My opinion regarding an OC's right to collect or whether a legitimate debt still exists posts 1099-C is based on the case I posted.

 

Re my question on post 1099-C credit reporting - I have one creditor (a top 10 bank in the country by size) who, after the issuance of their 1099-C changed the reporting to "Balance Due: $0".  What would cause one bank to consider the issuance of a 1099-C to extinguish the debt on a consumer's credit report, but another bank (also a top 10 bank in the country by size) insist on reporting the charged off amount in full?

 

There must be some method to their madness.

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@Determined1

 

Unfortunately, TN is in the 4th Circuit, and the 4th Circuit's ruling would prevail.

 

In Mennes v. Capital One (2014), the WI District Court addressed both Cashion and Reed.  The court agreed with Cashion.

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This is a good thing. If a debt was discharged last year and it is still listed on credit report, you can count it towards total indebtedness and increase amount for the purpose of insolvency.

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In my case, the bank made a further mess by issuing the 1099-C in 2013 to a corporation that was dissolved in 2010. They also included charges that have since been deemed fraud by the CFPB - charges for credit monitoring services their customers never ordered or received.  I have quite a few solid reasons to dispute the 1099-C, but the issue that is causing me a headache is the continued credit reporting, not the tax issue. That's why I keep trying to drill down on whether rules exist regarding the credit reporting post issuance of 1099-C, as the banks are all over the map in how they report in these instances.

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Realize that if a 1099-C is issued after BK, there are no taxes and the reporting rules follow that of the BK rules. In this case, I have to agree with BV80 that they can still report a balance due on your CR even after issuing a 1099-C.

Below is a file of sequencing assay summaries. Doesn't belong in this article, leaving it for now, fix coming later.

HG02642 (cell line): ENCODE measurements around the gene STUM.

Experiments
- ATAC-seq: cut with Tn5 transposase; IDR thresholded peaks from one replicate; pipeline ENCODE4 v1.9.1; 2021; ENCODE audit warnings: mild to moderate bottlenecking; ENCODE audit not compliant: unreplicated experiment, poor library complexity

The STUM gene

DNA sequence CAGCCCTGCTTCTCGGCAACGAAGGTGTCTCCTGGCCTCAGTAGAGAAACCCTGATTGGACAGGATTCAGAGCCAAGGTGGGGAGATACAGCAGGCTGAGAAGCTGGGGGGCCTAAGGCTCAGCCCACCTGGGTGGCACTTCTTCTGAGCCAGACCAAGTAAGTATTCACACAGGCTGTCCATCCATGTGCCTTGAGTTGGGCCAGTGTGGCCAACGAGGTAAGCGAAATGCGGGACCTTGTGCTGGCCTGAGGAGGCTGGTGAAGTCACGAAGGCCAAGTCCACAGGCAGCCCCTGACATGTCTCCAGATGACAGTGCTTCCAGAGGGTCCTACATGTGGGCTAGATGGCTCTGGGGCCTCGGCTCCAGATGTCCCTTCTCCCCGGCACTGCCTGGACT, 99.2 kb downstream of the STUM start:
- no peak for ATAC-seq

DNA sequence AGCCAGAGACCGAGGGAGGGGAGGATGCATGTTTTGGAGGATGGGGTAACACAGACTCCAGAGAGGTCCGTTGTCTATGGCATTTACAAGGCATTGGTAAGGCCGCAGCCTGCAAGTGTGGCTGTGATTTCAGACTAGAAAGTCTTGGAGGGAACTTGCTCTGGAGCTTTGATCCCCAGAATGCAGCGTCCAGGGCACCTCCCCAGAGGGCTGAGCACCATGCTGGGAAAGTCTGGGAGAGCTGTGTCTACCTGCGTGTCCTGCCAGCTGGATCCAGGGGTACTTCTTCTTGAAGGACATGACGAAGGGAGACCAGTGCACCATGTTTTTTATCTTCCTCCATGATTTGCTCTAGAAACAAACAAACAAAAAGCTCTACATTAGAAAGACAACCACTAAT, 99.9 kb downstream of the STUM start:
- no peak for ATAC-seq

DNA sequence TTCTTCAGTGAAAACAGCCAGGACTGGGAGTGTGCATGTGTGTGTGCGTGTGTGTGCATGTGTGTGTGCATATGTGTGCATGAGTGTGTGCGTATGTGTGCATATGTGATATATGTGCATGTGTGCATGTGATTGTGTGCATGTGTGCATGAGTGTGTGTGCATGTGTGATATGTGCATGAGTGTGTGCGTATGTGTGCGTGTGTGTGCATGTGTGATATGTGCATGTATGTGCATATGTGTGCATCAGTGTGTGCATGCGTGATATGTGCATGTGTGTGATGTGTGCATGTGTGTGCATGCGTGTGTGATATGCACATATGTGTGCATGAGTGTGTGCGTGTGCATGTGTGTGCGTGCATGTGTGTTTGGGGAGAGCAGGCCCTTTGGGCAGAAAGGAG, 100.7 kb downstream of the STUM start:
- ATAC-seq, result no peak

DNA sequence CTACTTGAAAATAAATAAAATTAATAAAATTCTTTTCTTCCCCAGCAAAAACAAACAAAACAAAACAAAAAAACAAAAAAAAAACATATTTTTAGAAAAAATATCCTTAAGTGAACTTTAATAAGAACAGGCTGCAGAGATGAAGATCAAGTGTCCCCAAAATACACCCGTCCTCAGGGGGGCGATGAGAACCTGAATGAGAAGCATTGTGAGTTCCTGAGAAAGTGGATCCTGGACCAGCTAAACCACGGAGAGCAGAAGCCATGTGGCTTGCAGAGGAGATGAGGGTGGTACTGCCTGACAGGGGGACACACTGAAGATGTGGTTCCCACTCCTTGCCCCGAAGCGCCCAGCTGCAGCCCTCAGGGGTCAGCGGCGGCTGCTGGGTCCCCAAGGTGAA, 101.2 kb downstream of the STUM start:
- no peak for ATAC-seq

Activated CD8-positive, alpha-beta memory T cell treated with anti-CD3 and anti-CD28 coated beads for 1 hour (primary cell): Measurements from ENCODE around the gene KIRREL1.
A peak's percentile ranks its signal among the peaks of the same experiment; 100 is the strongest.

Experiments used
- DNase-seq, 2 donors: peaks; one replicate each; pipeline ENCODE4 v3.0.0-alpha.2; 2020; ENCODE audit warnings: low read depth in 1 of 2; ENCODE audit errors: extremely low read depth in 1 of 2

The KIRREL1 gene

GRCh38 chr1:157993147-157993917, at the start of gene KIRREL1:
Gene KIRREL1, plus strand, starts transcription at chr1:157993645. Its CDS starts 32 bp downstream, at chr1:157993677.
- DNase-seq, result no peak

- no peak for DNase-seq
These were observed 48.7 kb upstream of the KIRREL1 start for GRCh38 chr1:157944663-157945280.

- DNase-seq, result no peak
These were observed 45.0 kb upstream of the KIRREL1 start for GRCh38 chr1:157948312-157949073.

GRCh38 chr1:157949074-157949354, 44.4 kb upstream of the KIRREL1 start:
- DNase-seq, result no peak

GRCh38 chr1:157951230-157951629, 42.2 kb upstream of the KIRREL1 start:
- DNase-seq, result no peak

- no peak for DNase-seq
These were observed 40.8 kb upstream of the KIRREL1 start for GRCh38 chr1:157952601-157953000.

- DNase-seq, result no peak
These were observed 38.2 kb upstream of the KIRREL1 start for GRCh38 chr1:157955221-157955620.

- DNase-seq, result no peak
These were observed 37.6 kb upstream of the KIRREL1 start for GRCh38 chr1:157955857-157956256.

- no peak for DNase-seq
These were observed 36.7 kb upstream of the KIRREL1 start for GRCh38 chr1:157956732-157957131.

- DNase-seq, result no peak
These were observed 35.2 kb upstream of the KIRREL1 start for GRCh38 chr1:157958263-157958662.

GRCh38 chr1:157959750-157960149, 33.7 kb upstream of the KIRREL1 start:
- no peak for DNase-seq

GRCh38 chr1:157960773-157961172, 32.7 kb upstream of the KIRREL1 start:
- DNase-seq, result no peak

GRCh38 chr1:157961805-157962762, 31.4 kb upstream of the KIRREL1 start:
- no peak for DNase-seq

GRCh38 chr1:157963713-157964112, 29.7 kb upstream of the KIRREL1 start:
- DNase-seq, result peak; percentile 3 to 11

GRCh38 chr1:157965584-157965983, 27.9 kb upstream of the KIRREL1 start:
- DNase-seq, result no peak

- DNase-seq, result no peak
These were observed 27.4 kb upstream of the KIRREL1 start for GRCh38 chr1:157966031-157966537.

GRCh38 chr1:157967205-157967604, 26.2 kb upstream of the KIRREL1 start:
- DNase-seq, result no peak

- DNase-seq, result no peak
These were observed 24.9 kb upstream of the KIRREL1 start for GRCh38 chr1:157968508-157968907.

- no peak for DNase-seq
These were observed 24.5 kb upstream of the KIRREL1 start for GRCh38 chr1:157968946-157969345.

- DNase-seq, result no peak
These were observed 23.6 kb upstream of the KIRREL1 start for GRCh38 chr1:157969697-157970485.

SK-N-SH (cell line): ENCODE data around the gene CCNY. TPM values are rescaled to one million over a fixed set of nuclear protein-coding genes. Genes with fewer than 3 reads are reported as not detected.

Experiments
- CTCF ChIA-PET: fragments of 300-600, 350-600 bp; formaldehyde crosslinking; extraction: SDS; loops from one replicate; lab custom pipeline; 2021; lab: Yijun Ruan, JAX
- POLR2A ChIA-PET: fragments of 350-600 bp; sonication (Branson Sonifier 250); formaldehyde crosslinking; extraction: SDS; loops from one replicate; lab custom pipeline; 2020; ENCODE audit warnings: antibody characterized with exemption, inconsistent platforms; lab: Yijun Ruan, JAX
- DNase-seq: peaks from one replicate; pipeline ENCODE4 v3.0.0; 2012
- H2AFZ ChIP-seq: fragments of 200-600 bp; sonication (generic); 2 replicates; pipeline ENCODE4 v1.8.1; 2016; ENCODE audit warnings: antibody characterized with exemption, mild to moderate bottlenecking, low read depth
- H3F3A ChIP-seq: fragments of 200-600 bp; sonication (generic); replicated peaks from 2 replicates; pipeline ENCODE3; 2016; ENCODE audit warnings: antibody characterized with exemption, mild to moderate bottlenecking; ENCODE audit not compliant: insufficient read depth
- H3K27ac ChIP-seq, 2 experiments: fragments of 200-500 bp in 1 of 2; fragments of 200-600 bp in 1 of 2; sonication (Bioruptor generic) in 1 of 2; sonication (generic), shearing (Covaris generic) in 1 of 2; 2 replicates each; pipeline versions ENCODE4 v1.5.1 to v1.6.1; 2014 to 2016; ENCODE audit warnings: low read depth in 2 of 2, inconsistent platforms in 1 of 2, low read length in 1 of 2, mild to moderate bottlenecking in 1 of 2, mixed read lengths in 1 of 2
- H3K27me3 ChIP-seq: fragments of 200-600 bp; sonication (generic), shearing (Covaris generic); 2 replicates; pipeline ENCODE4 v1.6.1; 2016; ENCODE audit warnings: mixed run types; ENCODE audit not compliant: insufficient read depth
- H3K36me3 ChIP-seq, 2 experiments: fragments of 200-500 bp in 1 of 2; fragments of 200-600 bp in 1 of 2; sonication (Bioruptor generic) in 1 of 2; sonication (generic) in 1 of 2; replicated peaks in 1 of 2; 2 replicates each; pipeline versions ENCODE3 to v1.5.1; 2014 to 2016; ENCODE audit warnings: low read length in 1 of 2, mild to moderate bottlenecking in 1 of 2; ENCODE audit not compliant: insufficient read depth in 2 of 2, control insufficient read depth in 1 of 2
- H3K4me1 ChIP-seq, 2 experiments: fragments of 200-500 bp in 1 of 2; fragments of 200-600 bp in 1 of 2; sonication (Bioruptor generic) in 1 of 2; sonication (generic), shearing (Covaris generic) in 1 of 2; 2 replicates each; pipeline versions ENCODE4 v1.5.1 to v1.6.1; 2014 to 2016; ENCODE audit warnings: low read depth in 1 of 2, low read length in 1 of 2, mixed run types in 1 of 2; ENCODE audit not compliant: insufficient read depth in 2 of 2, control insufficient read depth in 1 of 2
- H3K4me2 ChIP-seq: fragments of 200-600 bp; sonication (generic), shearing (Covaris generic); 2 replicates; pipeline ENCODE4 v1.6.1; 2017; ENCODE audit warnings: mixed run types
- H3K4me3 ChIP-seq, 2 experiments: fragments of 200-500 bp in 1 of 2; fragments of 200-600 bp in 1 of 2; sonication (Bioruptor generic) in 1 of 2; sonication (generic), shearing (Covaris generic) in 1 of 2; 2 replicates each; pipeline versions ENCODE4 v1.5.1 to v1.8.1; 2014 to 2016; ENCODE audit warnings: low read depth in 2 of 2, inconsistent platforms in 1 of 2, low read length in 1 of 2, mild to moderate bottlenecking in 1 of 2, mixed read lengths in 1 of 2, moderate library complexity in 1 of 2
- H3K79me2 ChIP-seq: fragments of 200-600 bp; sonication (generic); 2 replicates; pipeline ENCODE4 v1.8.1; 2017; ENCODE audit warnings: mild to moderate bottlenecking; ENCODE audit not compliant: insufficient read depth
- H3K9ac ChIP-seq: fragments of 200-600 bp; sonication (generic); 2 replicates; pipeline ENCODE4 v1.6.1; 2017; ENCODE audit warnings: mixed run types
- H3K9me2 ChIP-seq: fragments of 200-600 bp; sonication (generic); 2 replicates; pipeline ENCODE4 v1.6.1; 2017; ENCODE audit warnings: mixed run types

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@WhoCares1000 No BK or insolvency here (you may be referring the bankruptcy case I posted?)  I'm simply agreeing with another bank's reporting, Forbes, and multiple court rulings in my favor. One thing I've learned, resolving these kind of issues is 33% law, 33% fact and 33% strategy. In this case, I'd say its 50% strategy, or more.

 

In my scenario, I am disputing the reporting of an account that within the dollar amount stated on both my credit report and the 1099-C are fraudulent charges by the bank as determined by the OCC and CFPB. In addition, the account was charged off in 2009, which puts it outside of SOL for debt collection purposes. So If I sue over the credit reporting, or arbitrate, is the bank likely to spend money to enforce their reporting of a business account that will fall off in 1 year, which has no proof of individual responsibility and fraudulent charges by the bank, as well?  We shall see ;-)

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P.S. What is so very helpful in the feedback in this thread is the legal basis for which I will move forward. I've read on multiple credit, debt, and legal advice message boards and websites that state unequivocally that the credit reporting post 1099-C must be changed to "Balance Due $0."  Not a single site put forth an IRS regulation or statute to state this is required. While I believe the area is still up for debate and has conflicting legal rulings, its very helpful for me to learn the potential weakness of any argument I may make, as well as the strengths. Always great feedback here!

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"In my case, the bank made a further mess by issuing the 1099-C in 2013 to a corporation that was dissolved in 2010. "

 

If this ever becomes an issue of paying taxes on the forgiven income you can choose to challenge in tax court on that basis - 1099C has to be issued for correct amount and correct year.  Also taxes on corporation would have been owed in tax year 2010, and 2013 is potentially beyond IRS sol on tax collection for 2010.  I have the name of a book somewhere if you would need to pursue that angle.